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Implantable Defibrillators Boost Survival, Heart Failure

Chronic heart disease patients need more attention on prevention strategies

TUESDAY, June 13 (HealthDay News) -- Patients with chronic ischemic heart disease have improved chances of survival when treated with either single-chamber or dual-chamber implantable cardioverter-defibrillators (ICDs), but as they live longer, they have an almost fourfold risk of developing heart failure, according to a study in the June 20 issue of Circulation: Journal of the American Heart Association.

Ilan Goldenberg, M.D, of the University of Rochester Medical Center in New York, and colleagues analyzed data on patients enrolled in the Multicenter Automatic Defibrillator Implantation Trial (MADIT) II to ascertain clinical factors and outcomes associated with heart failure events. The MADIT II randomized 1,232 patients who had a myocardial infarction one month or more before entry to the study to receive either an ICD or conventional medical therapy.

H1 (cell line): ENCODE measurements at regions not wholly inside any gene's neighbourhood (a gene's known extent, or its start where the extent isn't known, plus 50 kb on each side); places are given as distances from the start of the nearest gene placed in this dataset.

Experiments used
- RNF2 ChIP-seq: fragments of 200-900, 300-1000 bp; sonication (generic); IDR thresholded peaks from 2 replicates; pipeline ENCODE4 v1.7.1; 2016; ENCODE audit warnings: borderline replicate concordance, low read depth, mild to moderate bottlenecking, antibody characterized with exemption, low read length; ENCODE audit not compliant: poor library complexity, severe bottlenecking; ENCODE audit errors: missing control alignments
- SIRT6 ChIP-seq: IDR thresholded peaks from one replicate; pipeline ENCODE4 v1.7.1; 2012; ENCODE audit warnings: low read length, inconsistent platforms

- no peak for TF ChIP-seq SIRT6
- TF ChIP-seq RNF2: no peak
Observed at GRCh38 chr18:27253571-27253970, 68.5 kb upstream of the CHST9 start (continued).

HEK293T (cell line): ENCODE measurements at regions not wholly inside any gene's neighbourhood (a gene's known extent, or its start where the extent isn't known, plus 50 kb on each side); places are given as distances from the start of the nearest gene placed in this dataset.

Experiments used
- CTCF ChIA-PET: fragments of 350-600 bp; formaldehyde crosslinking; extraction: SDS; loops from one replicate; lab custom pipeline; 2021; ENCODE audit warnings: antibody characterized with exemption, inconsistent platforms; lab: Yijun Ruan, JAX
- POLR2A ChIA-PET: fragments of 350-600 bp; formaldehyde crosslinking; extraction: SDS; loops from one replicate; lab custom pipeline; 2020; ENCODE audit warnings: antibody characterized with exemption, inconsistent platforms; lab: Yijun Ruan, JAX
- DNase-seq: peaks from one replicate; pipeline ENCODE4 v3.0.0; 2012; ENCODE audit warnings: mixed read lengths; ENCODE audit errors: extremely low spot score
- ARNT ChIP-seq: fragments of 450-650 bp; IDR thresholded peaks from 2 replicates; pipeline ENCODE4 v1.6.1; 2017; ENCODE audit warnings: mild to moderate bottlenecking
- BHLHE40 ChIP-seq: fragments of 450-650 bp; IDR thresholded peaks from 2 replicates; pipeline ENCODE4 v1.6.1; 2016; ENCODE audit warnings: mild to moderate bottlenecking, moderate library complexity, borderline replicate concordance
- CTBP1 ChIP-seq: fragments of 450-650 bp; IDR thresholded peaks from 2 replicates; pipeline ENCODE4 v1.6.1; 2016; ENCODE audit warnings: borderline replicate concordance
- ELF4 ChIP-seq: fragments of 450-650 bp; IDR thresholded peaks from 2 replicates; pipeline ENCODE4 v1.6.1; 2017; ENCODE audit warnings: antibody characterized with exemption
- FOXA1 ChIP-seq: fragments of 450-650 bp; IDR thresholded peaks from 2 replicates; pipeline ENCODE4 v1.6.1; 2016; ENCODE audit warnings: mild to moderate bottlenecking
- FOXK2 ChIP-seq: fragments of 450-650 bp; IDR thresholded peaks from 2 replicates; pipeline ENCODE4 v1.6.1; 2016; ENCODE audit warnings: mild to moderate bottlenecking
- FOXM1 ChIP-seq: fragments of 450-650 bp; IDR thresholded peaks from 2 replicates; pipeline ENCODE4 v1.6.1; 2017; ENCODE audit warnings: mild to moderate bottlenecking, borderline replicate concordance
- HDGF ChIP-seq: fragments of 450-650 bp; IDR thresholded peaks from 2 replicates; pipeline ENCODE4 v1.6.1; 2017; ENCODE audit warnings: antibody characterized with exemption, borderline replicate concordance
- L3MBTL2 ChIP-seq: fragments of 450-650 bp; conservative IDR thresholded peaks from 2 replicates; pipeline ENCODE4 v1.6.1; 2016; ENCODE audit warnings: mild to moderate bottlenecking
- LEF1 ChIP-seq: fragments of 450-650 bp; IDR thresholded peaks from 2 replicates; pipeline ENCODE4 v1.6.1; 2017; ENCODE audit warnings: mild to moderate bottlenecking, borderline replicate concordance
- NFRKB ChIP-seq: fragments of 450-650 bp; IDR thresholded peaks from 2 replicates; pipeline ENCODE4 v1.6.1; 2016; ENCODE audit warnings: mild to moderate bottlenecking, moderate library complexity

Among the conventional therapy patients, the odds of first and recurrent heart failure were 1.39 and 1.58, respectively. For the ICD patients, the odds were 1.90 and 1.74, respectively. For patients who received a single chamber ICD, the overall survival benefit was 42 percent and for patients with a double chamber ICD, the survival benefit was 51 percent.

"Some patients whose lives were prolonged by ICDs were sicker and more prone to develop heart failure," Goldenberg said in a statement. "The ICD kept them alive by preventing sudden cardiac death as their heart disease naturally progressed to heart failure."

The study was supported by a grant from the Guidant Corp.

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